Australia, LGBTQ+ Equality, and the upcoming elections

Update ahead of the May 21st vote

The Religious Discrimination Bill

In our last update, we shared that the Australia Religious Discrimination Bill was being shelved by the ruling coalition with too little parliamentary time to resolve various issues before the May 21st election. The bill passed the house but was not presented to the Senate.

This is sadly just a temporary win which remains a warning sign that religious exemptions to human rights will continue to be a hot topic globally in the years ahead. (See Legal Aid’s summary of the saga). A defeat of the ruling coalition would bury the bill indefinitely. On the other hand, Prime Minister Morrison promised to pass it if elected.

Opposition Labor favorite to win May 21st election

Campaigning is now in full force for the general election on May 21st. The opposition Labor Party is ahead in the polls, and time is running out for the ruling Liberal-National coalition to close the gap. A Newspoll survey published by The Australian newspaper last week had the opposition still leading the government 53% to 47%. A separate opinion poll by Ipsos released in the Australian Financial Review had Labor at 55%.

The coalition government took a hit when the signing of a security agreement between China and the Solomon Islands emerged. Although the economy is performing strongly, with unemployment at an all-time low, accelerating inflation (at its highest in two decades) is driving cost-of-living concerns.

LGBTQ+ issues in the campaign

While it is easy to feel like LGBTQ+ issues are top of mind, the reality is that Australians are mostly looking at climate change (wildfires are out of control) and the response to Covid.

Yet the ruling coalition intentionally tried to divert attention using LGBTQ+ issues. The religious discrimination bill was a hot topic during the campaign, but it is trans issues and, in particular, participation in Sports that constituted the bulk of the conversation. As a reminder, in 2016 Australia reported only 1,260 ‘sex and/or gender diverse people in Australia’ (although there are some concerns with the methodology).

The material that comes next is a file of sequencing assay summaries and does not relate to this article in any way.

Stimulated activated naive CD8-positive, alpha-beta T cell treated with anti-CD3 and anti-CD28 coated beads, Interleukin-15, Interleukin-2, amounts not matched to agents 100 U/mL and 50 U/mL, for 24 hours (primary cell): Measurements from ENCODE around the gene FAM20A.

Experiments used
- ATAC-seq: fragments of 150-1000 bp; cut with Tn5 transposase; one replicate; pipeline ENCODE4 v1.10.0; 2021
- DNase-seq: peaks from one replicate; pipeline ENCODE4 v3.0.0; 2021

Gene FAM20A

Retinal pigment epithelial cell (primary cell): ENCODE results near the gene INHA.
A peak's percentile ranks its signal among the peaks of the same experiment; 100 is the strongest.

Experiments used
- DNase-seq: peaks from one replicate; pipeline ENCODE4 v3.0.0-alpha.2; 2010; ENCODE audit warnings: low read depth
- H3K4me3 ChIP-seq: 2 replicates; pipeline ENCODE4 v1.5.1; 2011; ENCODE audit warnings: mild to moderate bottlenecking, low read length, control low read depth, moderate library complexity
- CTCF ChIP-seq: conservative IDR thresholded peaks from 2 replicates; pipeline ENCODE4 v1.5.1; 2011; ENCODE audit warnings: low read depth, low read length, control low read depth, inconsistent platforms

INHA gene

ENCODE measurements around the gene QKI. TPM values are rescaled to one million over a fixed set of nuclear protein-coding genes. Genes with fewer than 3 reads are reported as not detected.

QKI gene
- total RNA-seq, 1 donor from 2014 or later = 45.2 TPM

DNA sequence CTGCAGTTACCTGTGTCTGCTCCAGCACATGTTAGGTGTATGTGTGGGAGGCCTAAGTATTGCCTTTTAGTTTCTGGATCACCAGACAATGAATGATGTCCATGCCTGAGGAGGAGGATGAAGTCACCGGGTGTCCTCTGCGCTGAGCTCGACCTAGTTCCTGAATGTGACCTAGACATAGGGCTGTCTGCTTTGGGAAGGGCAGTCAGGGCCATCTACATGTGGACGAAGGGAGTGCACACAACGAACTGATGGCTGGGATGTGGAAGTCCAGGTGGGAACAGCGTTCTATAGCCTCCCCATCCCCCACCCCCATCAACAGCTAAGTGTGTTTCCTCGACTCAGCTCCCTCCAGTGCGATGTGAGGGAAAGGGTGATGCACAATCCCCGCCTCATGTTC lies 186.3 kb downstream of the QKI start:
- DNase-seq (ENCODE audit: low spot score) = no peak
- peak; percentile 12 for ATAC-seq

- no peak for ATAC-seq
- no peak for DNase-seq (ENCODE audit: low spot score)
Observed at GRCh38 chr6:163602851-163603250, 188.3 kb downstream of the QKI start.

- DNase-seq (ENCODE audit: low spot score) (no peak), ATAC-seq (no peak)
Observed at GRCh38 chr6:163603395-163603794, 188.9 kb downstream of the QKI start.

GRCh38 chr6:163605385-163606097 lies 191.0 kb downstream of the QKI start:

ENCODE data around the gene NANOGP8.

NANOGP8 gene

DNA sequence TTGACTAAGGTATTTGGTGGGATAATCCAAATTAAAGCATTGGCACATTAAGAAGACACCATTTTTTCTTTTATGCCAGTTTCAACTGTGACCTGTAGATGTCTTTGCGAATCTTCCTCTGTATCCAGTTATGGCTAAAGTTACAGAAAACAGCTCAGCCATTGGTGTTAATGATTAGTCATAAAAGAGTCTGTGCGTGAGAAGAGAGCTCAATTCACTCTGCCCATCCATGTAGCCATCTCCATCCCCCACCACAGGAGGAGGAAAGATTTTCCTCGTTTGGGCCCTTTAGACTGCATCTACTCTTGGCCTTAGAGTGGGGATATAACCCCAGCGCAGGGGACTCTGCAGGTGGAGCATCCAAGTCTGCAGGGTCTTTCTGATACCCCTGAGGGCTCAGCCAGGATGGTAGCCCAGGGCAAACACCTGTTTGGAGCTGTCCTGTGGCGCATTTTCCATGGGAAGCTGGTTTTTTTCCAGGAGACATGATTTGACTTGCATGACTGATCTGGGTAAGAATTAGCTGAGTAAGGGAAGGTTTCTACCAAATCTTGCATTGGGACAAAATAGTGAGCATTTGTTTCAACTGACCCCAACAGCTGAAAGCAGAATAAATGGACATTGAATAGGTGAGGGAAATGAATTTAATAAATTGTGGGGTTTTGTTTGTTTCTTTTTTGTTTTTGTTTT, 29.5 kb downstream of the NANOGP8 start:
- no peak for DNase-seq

Some of the debate focused on a “save women’s sport bill,” which created dissension within the ruling coalition. Ultimately, Prime Minister Morrison distanced himself from the proposed bill by indicating the Coalition “does not have any plans” to sponsor the bill, which he had previously described as “terrific.” Australian superstar swimmer Emma McKeon recently expressed concerns about having trans women compete.

Two weeks ago, Scott Morrison’s hand-picked candidate for the Sydney seat of Warringah, was criticized for denouncing “gender extremism” and calling out Police’s support for “Wear It Purple Day” (read about it here) on Twitter. She doubled down in her response, and some lobby groups created a controversial billboard attacking her opponent’s views on trans women’s participation in sports. 

Similarly, last week, opposition leader Anthony Albanese was asked whether trans men were men in an interview recorded with a teenager (he responded the now usual “this is not for me to define people“).

The big picture

Whether it is the “religious discrimination bill” or trans participation in sports, LGBTQ+ people have become a wedge issue in elections worldwide. Manipulating fears of transgender people remains an easy way for politicians to divert attention from pressing crises such as climate change. In the absence of more favorable opinions, it is important for LGBTQ+ people to recenter the debate on human rights and economic empowerment topics which tend to be less divisive.

Post-election, Out Leadership, will encourage the winner to take steps to ensure Australia plays its role in advancing LGBTQ+ rights in the region by, among other initiatives, naming a Special Envoy on LGBTQ+ issues, supporting Taiwanese civil society, and engaging with the Asian Development Bank. 

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